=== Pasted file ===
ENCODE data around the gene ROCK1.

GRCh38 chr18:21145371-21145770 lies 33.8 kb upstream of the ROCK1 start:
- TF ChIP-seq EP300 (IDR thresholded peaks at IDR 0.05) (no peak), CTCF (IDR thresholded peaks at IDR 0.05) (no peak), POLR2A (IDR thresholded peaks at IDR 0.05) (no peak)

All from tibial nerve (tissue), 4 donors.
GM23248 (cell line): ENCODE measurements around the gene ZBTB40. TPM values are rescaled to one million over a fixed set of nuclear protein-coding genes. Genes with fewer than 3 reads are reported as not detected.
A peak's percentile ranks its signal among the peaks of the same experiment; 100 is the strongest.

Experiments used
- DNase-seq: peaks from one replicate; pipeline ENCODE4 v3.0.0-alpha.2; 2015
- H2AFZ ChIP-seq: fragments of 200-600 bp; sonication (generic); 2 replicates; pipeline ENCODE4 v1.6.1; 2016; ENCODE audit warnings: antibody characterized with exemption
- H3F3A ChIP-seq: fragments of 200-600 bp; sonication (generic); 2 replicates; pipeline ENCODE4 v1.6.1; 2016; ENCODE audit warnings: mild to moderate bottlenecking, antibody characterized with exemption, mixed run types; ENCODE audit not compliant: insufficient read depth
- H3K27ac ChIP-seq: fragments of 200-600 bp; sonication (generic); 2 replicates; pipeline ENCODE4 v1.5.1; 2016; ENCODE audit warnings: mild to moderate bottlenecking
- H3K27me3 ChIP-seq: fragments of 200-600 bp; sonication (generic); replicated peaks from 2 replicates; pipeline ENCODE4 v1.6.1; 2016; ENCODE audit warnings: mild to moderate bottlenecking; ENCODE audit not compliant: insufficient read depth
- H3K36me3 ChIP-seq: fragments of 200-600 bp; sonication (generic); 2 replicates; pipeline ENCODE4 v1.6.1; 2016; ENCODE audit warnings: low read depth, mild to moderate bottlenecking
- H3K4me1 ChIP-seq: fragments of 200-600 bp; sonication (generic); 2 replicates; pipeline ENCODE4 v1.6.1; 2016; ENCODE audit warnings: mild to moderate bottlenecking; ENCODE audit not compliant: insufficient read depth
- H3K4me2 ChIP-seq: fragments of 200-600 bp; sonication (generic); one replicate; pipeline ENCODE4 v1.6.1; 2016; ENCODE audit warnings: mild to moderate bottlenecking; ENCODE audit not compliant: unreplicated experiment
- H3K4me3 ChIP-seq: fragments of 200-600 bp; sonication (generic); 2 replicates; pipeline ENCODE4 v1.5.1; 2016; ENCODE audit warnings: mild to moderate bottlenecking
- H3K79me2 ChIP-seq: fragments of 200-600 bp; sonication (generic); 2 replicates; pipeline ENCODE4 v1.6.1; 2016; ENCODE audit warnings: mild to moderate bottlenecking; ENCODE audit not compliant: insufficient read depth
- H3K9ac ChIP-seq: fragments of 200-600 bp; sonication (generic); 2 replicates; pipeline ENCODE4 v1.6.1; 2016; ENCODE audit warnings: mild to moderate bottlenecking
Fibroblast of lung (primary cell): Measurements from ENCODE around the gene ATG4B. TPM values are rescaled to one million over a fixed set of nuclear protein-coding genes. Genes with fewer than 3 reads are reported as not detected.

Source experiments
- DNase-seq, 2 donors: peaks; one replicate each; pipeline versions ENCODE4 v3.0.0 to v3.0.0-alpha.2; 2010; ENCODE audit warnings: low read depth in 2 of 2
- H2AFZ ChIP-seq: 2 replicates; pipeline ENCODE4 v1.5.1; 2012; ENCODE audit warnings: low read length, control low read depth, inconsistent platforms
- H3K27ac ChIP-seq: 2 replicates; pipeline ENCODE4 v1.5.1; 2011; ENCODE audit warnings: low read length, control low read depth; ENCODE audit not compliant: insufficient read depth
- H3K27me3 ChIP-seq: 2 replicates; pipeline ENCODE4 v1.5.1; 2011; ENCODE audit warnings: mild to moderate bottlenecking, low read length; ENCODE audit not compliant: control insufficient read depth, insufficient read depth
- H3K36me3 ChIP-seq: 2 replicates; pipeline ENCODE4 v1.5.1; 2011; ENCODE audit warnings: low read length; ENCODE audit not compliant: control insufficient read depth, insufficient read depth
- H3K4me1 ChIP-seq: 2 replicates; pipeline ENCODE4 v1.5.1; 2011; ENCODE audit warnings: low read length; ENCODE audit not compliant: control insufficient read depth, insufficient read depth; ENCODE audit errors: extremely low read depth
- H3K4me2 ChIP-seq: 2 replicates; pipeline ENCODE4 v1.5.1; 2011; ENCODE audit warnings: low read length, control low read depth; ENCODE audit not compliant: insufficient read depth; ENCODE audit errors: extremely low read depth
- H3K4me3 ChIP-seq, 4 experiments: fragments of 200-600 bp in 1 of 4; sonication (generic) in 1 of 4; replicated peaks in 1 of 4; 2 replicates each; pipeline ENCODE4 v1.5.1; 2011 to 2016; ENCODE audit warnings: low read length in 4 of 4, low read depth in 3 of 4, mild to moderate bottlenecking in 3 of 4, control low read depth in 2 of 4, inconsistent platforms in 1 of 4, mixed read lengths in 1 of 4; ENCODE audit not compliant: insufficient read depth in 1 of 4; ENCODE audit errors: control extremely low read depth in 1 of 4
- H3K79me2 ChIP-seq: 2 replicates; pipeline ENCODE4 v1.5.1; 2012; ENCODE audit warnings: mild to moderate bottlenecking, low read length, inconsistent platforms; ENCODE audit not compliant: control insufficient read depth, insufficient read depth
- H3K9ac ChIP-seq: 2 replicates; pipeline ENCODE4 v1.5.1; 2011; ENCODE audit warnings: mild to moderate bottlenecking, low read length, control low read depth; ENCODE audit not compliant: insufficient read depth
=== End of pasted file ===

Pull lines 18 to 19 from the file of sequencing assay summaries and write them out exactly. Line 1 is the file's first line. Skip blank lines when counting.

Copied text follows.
- H3K9ac ChIP-seq: fragments of 200-600 bp; sonication (generic); 2 replicates; pipeline ENCODE4 v1.6.1; 2016; ENCODE audit warnings: mild to moderate bottlenecking
Fibroblast of lung (primary cell): Measurements from ENCODE around the gene ATG4B. TPM values are rescaled to one million over a fixed set of nuclear protein-coding genes. Genes with fewer than 3 reads are reported as not detected.